For my money, Doug Pagitt is the most provocative religious thinker out there– he is always thinking, in new and fresh and counterintuitive ways, uncovering little gems as he wends his way across the landscape. His books have a message-inside-a-message-in-a-bottle quality to them (his book on –against?– preaching was itself an innovative choose-your-own-adventure communication device– an embodiment of what he was writing about), his talks are extemporaneous and wide-ranging and partially occlude his most provocative thinking (so that the listener is quietly compelled to engage with those ideas), and conversations with him are friendly and engaging and full of enlightening contrarian perspectives on all manner of topics (his podcast is gold). Doug makes me a better person, a sharper thinker, and a more hopeful Christian.
Doug’s newest and best book is set to drop, and it’s really something. There is a lot to say about A Christianity Worth Believing (and I and others will be talking about it again and again, I’m sure), because it says a lot about a lot of topics from a lot of perspectives. But my favorite way to describe it is as a Non-Augustinian Christianity: an explication of the Christian faith that returns to the Jewish roots, rather than being encumbered with the later Greek philosophical perspectives and Roman politics. Which is great news for folks like me who have been bumping up against philosophical and religious dualism (that our ‘spirit’ is good, and our bodies are bad, among many other thorns) and realizing that something stinks. Better than the implicit critique if offers, though, it doesn’t leave us stuck in some first-century utopian ideal, but turns us loose in our time, to free us up to be a part of God’s great work in our day. “This is a great time to be alive,” Doug says, and when I’m around him, I believe it.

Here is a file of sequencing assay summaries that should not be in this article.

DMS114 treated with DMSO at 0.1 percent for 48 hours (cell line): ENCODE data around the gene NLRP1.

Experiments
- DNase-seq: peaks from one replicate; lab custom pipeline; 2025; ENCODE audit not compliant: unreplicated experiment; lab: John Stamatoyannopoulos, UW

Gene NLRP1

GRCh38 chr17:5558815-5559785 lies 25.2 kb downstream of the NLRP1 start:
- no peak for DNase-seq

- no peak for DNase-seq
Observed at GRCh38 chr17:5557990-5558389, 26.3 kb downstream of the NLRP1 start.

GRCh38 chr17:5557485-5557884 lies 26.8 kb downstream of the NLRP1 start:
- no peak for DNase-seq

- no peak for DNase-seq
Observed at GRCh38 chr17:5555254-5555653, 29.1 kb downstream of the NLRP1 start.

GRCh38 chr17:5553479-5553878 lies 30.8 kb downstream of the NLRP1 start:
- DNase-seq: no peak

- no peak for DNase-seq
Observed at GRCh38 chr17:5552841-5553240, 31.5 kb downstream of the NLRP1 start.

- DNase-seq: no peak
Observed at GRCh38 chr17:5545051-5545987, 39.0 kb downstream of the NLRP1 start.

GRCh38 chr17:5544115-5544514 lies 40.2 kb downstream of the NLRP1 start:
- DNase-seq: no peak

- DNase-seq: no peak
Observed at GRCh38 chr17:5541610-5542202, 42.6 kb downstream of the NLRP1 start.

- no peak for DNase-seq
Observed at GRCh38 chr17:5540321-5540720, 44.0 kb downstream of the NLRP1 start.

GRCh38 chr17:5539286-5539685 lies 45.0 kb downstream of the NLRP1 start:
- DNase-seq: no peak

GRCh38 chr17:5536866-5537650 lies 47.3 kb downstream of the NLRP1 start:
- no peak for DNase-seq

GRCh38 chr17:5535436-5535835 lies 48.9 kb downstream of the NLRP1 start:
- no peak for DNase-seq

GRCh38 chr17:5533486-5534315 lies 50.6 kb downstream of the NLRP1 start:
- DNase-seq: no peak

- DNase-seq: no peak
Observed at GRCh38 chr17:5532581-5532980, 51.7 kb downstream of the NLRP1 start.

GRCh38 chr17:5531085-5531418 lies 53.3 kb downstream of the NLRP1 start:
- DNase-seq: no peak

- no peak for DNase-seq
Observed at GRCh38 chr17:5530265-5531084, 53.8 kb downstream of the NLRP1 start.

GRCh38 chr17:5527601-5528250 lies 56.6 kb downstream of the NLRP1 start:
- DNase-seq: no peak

In this book, Doug has laid a bunch of his cards on the table, and has laid his heart and life bare, too. I hope people have ears to hear the truth and beauty and hope within, and I hope they tell their friends to buy it, too.